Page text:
I don’t like saying that the nights are drawing in… but they are. I think having evening walks on the coast, and always timing them to enjoy the last light, means that you recognise this shift very clearly. Rather than walks ending at 10pm, as the light is fading, now we’re seeing that light fade by half 8. Now, we’re having a flask of tea in the car in the gloaming, and driving home in darkness. August is the month where you can feel the light slipping more quickly. Still summer, but with that first hint of the darker evenings ahead.
Our walks have felt so strange over the past month. I’ve missed Harris (as he’s been in recovery from an injury), and I’ve missed walking with Richard (as we’ve been taking turns to sit in the car with Harris while the other has a walk). And solo walks with Bracken are hard work. Harris wants to be out on an adventure. He lives for adventures. He trots on ahead, totally engaged with the experience, and always in sync with me, keeping an eye on where I am and what I’m doing. We’re a team.
There are evenings when the light just catches your breath. This was one of those evenings. We’d timed this walk at Yellowcraig for low tide – something I’d always advise if you’re visiting for the first time as this beach is so wide and expansive at low tide, while the tide line is high at a very high tide. They’re two entirely different beach walks.
Just a few photos with this post – and a few words too as this was a very local walk, and these solo walks are functional. It’s about clearing my head after a day at a screen, and, on this walk in March, it was about enjoying some early evening light a few days before the clocks changed and we officially had our evenings back. On this early evening, the harbour was busy with people working on their boats; sanding, painting, preparing, as just days later these yachts would all be on the water. The sign of a new season ahead.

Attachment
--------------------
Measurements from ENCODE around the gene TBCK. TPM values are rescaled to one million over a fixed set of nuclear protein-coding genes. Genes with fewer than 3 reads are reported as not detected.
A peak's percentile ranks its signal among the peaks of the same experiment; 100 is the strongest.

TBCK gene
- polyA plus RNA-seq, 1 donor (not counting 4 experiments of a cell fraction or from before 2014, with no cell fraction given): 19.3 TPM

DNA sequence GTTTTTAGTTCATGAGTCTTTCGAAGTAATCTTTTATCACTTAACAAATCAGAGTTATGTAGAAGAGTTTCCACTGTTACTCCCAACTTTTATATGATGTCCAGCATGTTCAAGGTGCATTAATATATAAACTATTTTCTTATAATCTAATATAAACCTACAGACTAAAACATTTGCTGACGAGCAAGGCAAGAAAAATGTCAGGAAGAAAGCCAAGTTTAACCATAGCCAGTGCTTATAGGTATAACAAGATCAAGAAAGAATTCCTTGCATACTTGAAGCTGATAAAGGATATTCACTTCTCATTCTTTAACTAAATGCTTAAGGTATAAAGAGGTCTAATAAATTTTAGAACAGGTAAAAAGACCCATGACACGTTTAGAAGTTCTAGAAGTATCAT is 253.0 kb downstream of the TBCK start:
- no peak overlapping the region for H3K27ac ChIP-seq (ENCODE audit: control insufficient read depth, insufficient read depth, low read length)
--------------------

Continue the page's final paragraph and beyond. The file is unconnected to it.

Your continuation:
Several weeks back I was having a DM convo with a friend on Instagram. My friend was talking about wanting to write a book, and the struggle of finding the time to write, not only in physical time, but in having the head space to sit and focus. This resonated with me completely. It’s something I’ve struggled with for a long time. Writing for work is different because it’s work, but writing for the pleasure of putting words together and expressing thoughts or experiences – well, that’s a different challenge. Yet, as we were saying, we make time for other things, like Instagram. I devote so many hours there, particularly on the lads’ account, so, as my friend said, why not spend an hour a day writing? Just an hour. How hard can that be?
And so here we are, in January, and a new year lies ahead. I hope your New Year was a mellow one, and I certainly hope it was a healthy one (said as I’m on day 14 of a lurgy that’s only now getting better – and very slowly). We had a few things planned for this break that didn’t happen thanks to LurgyFest, and also thanks to the rain fest that came our way just after Christmas, but by that stage, when I was choked with the cold, I was glad of a few days where I had an excuse not to leave the sofa.